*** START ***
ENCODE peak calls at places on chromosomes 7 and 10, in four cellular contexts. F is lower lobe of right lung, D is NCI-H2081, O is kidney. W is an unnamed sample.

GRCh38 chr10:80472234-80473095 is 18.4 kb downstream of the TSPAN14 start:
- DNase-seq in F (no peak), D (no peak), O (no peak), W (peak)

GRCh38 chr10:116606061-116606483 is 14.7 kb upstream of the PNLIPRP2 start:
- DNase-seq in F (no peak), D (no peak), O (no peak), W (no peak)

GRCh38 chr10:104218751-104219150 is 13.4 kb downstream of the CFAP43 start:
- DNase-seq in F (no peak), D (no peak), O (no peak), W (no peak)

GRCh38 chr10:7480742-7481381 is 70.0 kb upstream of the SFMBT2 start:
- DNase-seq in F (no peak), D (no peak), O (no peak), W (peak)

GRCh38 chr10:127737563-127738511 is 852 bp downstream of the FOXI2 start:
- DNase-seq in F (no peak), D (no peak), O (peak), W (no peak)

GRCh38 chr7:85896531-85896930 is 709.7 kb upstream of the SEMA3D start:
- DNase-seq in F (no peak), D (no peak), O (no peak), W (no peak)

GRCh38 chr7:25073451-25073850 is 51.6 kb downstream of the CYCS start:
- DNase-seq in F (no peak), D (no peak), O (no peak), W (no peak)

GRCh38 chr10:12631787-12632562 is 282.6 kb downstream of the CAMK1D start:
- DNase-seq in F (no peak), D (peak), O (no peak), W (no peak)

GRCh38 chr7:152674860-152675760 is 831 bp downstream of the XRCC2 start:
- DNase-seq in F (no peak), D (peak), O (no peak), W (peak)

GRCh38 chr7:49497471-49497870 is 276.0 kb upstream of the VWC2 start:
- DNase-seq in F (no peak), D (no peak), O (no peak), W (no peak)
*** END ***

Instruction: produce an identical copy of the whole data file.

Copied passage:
ENCODE peak calls at places on chromosomes 7 and 10, in four cellular contexts. F is lower lobe of right lung, D is NCI-H2081, O is kidney. W is an unnamed sample.

GRCh38 chr10:80472234-80473095 is 18.4 kb downstream of the TSPAN14 start:
- DNase-seq in F (no peak), D (no peak), O (no peak), W (peak)

GRCh38 chr10:116606061-116606483 is 14.7 kb upstream of the PNLIPRP2 start:
- DNase-seq in F (no peak), D (no peak), O (no peak), W (no peak)

GRCh38 chr10:104218751-104219150 is 13.4 kb downstream of the CFAP43 start:
- DNase-seq in F (no peak), D (no peak), O (no peak), W (no peak)

GRCh38 chr10:7480742-7481381 is 70.0 kb upstream of the SFMBT2 start:
- DNase-seq in F (no peak), D (no peak), O (no peak), W (peak)

GRCh38 chr10:127737563-127738511 is 852 bp downstream of the FOXI2 start:
- DNase-seq in F (no peak), D (no peak), O (peak), W (no peak)

GRCh38 chr7:85896531-85896930 is 709.7 kb upstream of the SEMA3D start:
- DNase-seq in F (no peak), D (no peak), O (no peak), W (no peak)

GRCh38 chr7:25073451-25073850 is 51.6 kb downstream of the CYCS start:
- DNase-seq in F (no peak), D (no peak), O (no peak), W (no peak)

GRCh38 chr10:12631787-12632562 is 282.6 kb downstream of the CAMK1D start:
- DNase-seq in F (no peak), D (peak), O (no peak), W (no peak)

GRCh38 chr7:152674860-152675760 is 831 bp downstream of the XRCC2 start:
- DNase-seq in F (no peak), D (peak), O (no peak), W (peak)

GRCh38 chr7:49497471-49497870 is 276.0 kb upstream of the VWC2 start:
- DNase-seq in F (no peak), D (no peak), O (no peak), W (no peak)